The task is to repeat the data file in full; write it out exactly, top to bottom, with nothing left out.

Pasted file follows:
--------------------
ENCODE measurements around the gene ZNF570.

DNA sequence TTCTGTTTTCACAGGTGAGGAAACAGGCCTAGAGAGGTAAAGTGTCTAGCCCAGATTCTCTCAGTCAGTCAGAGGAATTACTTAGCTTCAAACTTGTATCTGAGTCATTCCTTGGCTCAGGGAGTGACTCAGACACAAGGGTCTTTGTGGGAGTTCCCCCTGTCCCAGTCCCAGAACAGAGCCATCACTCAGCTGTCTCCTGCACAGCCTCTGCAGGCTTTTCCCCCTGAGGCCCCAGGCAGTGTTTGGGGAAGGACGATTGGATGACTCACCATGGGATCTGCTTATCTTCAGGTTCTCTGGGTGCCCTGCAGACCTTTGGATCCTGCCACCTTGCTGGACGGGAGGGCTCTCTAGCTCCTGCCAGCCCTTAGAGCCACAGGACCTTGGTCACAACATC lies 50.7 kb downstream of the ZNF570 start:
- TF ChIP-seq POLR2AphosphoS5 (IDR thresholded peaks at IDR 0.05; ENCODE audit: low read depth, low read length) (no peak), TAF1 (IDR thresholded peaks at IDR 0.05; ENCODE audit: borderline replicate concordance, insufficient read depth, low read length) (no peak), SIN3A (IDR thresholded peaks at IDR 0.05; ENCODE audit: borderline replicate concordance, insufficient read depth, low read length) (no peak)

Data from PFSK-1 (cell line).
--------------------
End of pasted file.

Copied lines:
ENCODE measurements around the gene ZNF570.

DNA sequence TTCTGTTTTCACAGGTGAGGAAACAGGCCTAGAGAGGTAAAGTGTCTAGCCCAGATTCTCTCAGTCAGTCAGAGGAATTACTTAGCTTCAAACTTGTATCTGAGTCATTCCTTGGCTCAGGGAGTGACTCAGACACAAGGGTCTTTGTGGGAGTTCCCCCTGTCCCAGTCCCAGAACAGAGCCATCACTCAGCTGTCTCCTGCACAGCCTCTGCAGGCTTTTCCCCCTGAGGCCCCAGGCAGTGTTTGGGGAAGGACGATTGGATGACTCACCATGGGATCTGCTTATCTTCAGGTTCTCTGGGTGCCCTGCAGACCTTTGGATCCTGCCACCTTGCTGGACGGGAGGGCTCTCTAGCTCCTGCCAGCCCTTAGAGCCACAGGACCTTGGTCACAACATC lies 50.7 kb downstream of the ZNF570 start:
- TF ChIP-seq POLR2AphosphoS5 (IDR thresholded peaks at IDR 0.05; ENCODE audit: low read depth, low read length) (no peak), TAF1 (IDR thresholded peaks at IDR 0.05; ENCODE audit: borderline replicate concordance, insufficient read depth, low read length) (no peak), SIN3A (IDR thresholded peaks at IDR 0.05; ENCODE audit: borderline replicate concordance, insufficient read depth, low read length) (no peak)

Data from PFSK-1 (cell line).